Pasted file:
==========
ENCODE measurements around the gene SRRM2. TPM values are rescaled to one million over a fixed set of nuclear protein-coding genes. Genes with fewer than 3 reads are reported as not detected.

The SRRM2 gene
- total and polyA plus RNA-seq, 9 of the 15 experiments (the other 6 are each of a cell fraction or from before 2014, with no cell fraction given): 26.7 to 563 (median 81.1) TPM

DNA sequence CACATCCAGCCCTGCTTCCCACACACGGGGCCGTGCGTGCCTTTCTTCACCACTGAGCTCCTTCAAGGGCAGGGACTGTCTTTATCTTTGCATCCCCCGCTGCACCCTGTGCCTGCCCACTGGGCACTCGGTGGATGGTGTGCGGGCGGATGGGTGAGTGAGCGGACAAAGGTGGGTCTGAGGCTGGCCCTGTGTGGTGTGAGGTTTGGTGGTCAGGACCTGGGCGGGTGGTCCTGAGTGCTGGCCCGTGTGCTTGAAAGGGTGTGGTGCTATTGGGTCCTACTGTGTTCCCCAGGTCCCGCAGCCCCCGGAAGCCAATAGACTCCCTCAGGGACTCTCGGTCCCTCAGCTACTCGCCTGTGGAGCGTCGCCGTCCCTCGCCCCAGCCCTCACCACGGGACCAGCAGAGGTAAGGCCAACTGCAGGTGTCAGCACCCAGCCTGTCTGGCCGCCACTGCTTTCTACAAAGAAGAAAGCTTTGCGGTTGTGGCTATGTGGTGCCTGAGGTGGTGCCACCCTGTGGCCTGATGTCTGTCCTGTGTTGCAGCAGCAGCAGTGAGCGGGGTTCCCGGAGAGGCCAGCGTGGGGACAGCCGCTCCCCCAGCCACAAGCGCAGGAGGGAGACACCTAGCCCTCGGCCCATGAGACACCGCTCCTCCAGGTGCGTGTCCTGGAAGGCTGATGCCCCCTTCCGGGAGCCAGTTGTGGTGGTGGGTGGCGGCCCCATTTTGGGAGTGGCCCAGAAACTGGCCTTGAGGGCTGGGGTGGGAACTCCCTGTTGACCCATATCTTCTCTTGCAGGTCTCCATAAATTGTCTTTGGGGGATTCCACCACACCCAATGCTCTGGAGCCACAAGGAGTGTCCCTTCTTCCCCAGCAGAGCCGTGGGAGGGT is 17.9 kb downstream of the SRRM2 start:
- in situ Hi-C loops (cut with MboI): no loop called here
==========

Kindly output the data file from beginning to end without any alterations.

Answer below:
ENCODE measurements around the gene SRRM2. TPM values are rescaled to one million over a fixed set of nuclear protein-coding genes. Genes with fewer than 3 reads are reported as not detected.

The SRRM2 gene
- total and polyA plus RNA-seq, 9 of the 15 experiments (the other 6 are each of a cell fraction or from before 2014, with no cell fraction given): 26.7 to 563 (median 81.1) TPM

DNA sequence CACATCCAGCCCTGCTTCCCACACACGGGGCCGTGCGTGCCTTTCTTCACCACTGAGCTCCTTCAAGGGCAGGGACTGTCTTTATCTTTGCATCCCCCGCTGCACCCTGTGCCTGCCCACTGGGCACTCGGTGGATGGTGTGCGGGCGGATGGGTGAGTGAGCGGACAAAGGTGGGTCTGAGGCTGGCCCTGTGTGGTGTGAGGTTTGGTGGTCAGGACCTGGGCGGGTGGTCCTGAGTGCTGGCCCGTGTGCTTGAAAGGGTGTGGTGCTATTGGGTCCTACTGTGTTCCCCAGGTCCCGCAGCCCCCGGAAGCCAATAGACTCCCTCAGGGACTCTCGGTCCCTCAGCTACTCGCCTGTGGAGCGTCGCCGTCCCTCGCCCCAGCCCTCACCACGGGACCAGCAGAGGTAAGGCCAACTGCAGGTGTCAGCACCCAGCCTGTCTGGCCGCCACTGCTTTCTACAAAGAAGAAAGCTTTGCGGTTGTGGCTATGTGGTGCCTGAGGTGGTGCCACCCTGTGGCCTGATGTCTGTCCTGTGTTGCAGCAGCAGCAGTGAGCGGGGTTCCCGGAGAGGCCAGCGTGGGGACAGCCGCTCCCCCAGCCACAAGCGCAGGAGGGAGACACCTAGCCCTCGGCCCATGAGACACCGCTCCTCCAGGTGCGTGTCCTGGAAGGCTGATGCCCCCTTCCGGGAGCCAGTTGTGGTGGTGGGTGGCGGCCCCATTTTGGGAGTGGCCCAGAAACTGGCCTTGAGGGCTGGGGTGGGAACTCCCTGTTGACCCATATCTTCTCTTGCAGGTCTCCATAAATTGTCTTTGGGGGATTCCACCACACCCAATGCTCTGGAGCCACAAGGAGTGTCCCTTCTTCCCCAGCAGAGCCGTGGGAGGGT is 17.9 kb downstream of the SRRM2 start:
- in situ Hi-C loops (cut with MboI): no loop called here